Three-person IVF used for a baby born in Greece

IVF (In Vitro Fertilization) has become a common phenomenon in recent times, giving a ray of hope to those facing problems with infertility. The process isn’t new, but is technologically advanced, involving a complex series of steps. The first treatment was conducted in the year 1977, the success of which cemented the fact infertility could be treated.

Three-person IVF used for a baby born in Greece

There have been thousands of successful treatments since then, acting as a miracle for those unable to conceive.

About the general IVF process

In Vitro Fertilization is not to be mistaken for artificial insemination, wherein the sperm is placed in the uterus for normal conception. It is a procedure that is undertaken inside a laboratory, outside the body. This procedure involves the fusion of the sperm and egg, and when the embryo is formed, it is then placed inside the uterus. In general, an IVF procedure takes about 6 to 8 weeks, from the consultation visits to the transfer of the embryo. An IVF procedure is opted for by people under the following problems related to infertility:

  • Blockage or damage in the fallopian tube
  • Low sperm count
  • Infrequent or absent ovulation
  • Premature ovarian failure
  • Genetic disorder
  • Fertility preservation for health conditions
  • Tubal ligation
  • Unexplained fertility

While IVF is effective and a solution to women who struggle to conceive, there are some risks associated with the procedure, such as multiple rebirths, ovarian cancer, miscarriage, premature delivery, and ovarian hyper stimulation syndrome. However, the treatment has shown a high success rate in different parts of the country over the years, with nearly 2, 00,000 babies born via IVF.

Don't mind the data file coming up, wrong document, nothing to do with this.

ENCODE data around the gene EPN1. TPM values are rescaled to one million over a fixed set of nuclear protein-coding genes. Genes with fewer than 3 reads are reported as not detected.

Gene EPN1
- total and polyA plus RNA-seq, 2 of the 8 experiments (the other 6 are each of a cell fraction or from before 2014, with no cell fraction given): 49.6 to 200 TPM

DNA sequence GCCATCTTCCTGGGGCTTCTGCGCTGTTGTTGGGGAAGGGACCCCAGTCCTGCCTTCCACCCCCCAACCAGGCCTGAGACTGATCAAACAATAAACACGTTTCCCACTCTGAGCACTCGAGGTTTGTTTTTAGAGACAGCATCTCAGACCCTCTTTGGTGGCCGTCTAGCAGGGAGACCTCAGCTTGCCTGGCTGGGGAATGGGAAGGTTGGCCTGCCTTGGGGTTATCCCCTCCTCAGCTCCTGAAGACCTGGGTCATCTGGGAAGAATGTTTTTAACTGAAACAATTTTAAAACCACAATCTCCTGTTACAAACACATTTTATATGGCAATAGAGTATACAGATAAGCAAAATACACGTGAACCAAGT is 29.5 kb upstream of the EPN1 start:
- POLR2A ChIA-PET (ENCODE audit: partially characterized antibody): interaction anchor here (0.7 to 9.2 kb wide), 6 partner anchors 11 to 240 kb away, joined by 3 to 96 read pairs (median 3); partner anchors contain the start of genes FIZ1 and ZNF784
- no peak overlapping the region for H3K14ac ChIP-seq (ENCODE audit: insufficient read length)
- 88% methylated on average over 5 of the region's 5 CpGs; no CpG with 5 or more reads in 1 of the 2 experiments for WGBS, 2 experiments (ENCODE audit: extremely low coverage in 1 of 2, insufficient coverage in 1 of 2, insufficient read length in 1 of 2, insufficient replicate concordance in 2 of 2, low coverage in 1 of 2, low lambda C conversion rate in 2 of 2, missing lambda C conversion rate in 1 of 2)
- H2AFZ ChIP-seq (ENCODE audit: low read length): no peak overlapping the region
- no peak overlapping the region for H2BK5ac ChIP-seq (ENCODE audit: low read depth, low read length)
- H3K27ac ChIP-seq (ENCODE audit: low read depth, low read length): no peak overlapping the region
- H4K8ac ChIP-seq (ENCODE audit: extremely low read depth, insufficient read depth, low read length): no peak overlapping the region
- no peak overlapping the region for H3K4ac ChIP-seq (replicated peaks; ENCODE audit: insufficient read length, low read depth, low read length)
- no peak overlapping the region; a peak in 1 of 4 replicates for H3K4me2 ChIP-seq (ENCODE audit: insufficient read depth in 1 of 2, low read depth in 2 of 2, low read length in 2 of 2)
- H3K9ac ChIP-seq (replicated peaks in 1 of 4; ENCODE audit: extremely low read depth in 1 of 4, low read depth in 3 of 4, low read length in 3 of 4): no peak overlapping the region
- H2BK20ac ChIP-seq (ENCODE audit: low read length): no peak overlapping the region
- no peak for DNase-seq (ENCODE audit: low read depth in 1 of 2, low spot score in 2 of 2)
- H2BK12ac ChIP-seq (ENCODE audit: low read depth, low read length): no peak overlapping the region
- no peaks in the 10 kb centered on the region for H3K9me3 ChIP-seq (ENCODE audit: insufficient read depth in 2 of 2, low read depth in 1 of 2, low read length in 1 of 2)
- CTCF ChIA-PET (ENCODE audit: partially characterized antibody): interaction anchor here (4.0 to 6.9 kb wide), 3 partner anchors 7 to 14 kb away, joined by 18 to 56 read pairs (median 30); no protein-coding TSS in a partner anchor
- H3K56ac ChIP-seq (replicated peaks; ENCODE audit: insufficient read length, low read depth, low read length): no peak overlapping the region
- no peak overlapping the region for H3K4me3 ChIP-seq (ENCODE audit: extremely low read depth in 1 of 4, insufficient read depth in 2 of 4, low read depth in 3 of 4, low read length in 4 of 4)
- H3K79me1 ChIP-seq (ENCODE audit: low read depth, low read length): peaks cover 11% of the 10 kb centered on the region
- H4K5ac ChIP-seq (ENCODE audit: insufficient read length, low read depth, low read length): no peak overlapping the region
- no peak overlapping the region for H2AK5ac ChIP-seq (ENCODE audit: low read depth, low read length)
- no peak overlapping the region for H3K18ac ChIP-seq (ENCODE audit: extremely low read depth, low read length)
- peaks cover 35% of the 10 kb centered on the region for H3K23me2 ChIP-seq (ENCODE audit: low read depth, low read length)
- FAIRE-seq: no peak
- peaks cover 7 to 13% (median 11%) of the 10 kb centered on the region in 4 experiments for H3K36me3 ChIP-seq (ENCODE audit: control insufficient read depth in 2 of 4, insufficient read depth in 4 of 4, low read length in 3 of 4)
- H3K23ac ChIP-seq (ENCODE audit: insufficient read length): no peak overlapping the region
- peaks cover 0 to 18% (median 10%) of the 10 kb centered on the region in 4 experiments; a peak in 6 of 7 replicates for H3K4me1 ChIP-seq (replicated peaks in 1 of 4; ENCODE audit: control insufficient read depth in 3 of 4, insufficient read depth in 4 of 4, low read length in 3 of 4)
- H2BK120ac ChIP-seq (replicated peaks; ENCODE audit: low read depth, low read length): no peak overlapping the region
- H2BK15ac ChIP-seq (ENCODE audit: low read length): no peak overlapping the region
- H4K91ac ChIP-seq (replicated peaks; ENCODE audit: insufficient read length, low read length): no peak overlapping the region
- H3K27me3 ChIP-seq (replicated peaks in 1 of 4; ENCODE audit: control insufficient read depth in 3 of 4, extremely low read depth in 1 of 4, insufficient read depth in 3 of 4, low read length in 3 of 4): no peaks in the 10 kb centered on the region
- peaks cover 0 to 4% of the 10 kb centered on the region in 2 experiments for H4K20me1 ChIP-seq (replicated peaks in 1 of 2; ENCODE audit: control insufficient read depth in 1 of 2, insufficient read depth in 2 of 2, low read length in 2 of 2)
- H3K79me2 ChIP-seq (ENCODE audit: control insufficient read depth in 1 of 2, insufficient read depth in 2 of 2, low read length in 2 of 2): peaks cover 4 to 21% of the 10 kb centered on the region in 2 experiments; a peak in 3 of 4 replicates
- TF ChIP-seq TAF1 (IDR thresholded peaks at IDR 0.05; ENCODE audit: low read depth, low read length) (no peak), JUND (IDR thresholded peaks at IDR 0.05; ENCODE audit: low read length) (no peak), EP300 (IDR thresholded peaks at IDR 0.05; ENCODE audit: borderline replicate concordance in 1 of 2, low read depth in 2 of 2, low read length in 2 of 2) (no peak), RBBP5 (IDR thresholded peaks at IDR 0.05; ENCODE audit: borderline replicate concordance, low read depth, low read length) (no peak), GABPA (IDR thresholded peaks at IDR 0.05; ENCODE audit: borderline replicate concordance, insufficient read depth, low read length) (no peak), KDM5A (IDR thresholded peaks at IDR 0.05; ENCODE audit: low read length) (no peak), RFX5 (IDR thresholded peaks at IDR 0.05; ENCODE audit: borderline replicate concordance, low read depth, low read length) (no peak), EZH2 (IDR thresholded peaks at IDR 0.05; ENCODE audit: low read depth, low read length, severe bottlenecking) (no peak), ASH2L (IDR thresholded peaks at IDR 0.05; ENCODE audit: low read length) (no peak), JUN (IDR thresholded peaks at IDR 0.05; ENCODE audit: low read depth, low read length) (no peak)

The three-person IVF: Real-world application

There is another specific kind of IVF that has become a popular and questionable treatment for patients across the world. Also known as a mitochondrial replacement, this treatment requires three people: two women and one man, with one of the women suffering from a rare mitochondrial disorder, who is unable to conceive. In this procedure, the nucleus of the affected woman’s egg is transferred to another woman’s embryo, in which the nucleus is removed, leaving it with the mitochondria. In this way, the to-be-born child inherits the nucleus DNA from the intended mother and father, with the mitochondria inherited from the woman providing the egg.

Due to this involvement of three people the babies born are also referred to as three-parent babies, having genetic relations with three parents. Though this treatment is not accepted everywhere, it has been tried out in a few parts of the world, such as the UK, with countries like Singapore and Australia thinking to permit the treatment.

Case study- the Greek success

The IVF technique was performed in Greece, on a 32-year old woman. She had four continuous IVF failures, as a result of the mitochondrial disease, after which she approached doctors for the treatment. A special team of Greek and Spanish doctors conducted the treatment, using the DNA from the patient, the sperm from the father, and the egg from a woman donor. After the treatment, the woman gave birth to a healthy baby boy, weighing 2.9 kgs, in the month of April, and both the mother and the child are reported to be healthy.

With the medical arena undergoing significant technological advancements, IVF is one treatment which is a phenomenon in the present times. It has acted as a magic wand to childless couples, giving them the joy of parenthood. Whether the three-person is ethical or not is a debatable subject, but its successful application is blurring the lines with each passing day.  

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Article Author Details

Chandan Singh

Chandan Singh is a freelance writer, blogger, and digital media journalist. He has a management degree in Supply Chain & Operations Management and Marketing and boasts a wide-ranging background in digital media.